• Highland Health and Social Care Partnership
  • Primary and Secondary Care

Corneal infection with overlying ulcer / defect in the corneal epithelium


  1. Bacterial
  2. Viral (Herpes simplex)
  3. Others (rare) - Fungal, Acanthamoeba

Risk factors:

  • Contact lens use
  • Blepharitis (sticky eyelashes, red eyelids)
  • Severe dry eye, especially elderly
  • Previous Herpes simplex virus of eye or skin


  • Red eye
  • Watery eye
  • Pain – strong foreign body sensation or more severe constant pain
  • Photophobia - pain in bright light
  • Reduced vision


  • Use Proxymetacaine local anaesthetic drops to reduce pain and allow examination / swabs
  • Grey / white opacity in cornea - typically fairly central rather than at very edge of cornea
  • Fluoroscein drops - ulcer stains green in blue light
  • Red eye maximal around corneal edge
  • Hypopyon (white ‘fluid level’ visible against inferior iris)
  • Dendritic ulcer (branching linear pattern) indicates Herpes simplex


  • If Herpes simplex dendritic ulcer - Ganciclovir ointment 5 times daily , review Ophthalmology within 72h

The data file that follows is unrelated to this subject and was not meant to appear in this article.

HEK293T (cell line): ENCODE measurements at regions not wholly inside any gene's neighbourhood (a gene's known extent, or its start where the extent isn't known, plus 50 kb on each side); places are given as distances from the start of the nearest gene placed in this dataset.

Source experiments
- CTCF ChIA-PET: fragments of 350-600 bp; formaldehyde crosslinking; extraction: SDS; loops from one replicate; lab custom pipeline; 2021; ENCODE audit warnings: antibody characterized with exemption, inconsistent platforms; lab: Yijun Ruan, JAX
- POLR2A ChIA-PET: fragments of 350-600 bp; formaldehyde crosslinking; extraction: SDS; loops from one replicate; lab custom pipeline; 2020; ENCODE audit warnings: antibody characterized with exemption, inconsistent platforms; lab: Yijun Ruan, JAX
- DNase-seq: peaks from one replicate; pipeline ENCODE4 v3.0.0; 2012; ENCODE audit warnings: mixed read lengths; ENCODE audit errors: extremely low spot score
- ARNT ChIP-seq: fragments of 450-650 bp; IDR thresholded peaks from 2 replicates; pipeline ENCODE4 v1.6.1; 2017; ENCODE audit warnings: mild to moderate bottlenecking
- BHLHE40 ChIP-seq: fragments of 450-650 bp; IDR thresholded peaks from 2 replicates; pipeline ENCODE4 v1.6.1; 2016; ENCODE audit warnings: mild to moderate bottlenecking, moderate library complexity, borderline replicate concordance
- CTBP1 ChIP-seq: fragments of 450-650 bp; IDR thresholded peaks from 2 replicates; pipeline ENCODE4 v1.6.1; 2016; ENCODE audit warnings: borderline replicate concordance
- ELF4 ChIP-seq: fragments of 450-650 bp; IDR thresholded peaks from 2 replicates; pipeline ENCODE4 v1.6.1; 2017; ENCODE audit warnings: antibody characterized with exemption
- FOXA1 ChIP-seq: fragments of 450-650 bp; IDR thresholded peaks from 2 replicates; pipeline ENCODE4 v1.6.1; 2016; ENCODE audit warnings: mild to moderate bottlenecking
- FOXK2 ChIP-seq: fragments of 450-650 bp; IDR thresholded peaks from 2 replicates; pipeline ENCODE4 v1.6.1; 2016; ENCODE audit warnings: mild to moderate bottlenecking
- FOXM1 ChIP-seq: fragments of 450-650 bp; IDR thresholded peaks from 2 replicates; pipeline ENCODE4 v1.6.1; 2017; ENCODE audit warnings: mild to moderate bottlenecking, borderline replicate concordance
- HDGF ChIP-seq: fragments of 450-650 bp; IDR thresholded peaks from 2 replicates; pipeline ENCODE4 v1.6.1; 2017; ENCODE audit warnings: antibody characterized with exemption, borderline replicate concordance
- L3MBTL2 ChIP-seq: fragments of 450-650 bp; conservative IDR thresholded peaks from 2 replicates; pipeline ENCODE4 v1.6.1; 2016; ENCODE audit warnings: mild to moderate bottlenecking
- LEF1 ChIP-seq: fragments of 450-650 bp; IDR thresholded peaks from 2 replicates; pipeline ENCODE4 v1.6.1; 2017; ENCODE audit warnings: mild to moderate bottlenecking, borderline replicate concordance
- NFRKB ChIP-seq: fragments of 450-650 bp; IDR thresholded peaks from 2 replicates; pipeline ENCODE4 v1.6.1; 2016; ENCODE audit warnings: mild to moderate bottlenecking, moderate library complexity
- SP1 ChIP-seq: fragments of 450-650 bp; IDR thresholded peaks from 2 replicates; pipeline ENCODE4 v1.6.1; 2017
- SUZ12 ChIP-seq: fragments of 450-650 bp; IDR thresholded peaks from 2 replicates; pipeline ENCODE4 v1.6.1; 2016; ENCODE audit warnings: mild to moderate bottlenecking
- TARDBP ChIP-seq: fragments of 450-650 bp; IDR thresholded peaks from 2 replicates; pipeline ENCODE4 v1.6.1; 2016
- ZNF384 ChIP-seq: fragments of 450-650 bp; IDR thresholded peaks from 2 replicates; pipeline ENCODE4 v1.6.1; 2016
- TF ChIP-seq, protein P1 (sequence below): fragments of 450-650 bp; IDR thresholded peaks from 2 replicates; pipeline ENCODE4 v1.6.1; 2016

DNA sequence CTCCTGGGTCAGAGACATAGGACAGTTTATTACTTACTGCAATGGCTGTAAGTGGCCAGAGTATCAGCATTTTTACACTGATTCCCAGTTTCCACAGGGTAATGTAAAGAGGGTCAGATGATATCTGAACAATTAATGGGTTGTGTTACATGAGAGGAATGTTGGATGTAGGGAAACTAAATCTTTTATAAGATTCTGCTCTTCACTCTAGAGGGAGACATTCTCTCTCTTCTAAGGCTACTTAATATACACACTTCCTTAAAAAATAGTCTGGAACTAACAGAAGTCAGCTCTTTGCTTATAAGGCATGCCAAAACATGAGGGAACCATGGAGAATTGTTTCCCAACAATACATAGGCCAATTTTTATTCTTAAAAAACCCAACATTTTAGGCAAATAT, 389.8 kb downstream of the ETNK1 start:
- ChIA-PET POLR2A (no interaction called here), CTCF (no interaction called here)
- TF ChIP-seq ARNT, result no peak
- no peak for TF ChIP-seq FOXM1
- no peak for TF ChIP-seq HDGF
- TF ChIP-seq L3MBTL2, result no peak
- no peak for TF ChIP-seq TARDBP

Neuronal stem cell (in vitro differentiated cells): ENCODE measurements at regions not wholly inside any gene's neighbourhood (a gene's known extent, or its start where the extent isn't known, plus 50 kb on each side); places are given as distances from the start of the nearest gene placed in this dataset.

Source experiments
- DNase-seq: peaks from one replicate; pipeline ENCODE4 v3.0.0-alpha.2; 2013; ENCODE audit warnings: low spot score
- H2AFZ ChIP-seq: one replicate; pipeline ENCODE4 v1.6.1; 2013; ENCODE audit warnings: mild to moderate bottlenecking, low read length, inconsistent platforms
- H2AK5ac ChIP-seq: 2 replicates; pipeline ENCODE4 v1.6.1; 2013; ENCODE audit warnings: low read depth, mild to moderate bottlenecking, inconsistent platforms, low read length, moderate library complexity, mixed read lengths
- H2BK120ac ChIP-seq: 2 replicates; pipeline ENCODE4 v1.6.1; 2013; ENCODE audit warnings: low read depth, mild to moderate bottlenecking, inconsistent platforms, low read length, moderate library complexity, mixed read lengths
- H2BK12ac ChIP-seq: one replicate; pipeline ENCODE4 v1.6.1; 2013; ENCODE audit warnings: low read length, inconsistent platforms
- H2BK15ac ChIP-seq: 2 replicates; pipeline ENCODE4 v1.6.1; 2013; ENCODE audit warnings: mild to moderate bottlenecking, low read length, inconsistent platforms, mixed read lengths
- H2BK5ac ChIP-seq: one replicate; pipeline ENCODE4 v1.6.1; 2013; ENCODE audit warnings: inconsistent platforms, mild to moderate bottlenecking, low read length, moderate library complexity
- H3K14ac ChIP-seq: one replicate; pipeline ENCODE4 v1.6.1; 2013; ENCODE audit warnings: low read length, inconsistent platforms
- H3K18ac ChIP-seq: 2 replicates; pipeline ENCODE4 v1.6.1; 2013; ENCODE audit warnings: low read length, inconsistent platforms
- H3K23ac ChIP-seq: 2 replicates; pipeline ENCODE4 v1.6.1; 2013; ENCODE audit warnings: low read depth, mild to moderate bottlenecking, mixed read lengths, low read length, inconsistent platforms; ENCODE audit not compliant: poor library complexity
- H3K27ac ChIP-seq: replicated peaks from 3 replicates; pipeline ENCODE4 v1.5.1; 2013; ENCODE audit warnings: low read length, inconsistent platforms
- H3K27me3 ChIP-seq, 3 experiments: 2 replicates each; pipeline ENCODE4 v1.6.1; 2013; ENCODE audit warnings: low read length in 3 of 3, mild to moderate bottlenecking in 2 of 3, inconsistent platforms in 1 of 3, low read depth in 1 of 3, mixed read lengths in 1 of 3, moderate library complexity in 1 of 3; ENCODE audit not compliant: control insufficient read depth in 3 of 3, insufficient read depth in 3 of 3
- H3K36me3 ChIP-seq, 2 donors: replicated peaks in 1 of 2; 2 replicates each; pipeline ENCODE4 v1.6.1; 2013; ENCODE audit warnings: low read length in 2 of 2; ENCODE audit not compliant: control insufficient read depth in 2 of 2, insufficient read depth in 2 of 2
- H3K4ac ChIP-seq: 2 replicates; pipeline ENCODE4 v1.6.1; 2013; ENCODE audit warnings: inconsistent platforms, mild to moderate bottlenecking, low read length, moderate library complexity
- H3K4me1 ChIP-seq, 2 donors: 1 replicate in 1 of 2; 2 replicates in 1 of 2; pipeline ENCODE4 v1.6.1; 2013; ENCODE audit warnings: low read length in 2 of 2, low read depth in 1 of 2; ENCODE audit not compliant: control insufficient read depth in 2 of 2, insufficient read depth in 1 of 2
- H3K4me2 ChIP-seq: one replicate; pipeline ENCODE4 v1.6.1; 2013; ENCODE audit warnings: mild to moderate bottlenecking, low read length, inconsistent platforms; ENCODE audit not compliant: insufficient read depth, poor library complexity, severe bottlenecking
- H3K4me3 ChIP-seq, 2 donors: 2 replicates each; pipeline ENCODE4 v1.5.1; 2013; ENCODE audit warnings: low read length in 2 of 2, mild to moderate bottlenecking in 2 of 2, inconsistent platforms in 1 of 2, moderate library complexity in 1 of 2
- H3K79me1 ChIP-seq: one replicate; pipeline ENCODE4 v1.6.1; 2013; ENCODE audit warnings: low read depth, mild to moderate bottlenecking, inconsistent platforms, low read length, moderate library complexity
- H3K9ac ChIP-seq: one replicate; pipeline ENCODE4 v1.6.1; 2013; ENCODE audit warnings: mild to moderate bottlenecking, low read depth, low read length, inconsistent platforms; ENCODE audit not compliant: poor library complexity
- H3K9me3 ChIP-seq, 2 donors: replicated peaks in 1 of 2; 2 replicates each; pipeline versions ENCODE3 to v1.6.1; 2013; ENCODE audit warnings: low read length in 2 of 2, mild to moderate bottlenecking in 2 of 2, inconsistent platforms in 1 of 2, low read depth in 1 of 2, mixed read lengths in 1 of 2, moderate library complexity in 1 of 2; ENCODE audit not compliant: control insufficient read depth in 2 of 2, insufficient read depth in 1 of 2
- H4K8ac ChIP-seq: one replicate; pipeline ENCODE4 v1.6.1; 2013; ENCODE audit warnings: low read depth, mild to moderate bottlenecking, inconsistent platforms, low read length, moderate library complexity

• All other corneal ulcers - treat as bacterial keratitis:
    1. Conjunctival swab for C&S
    2. Corneal swab from ulcer for C&S
    3. Admit to NTC Ophthalmology, side room
    4. Ofloxacin drops hourly day and night
    5. Cyclopentolate 1% drops three times a day
    6. Arrange for follow up with Ophthalmology that day or, if out of hours, the following day.


  • C&S: Culture and Sensitivity
  • NTC: National Treatment Centre

Last reviewed: 14/02/2023

Next review date: 28/02/2026

Author(s): Ophthalmology Review Group.

Version: 1

Approved By: TAM subgroup of the ADTC

Reviewer name(s): Dr T Leslie, Consultant Ophthalmologist.

Document Id: TAM556

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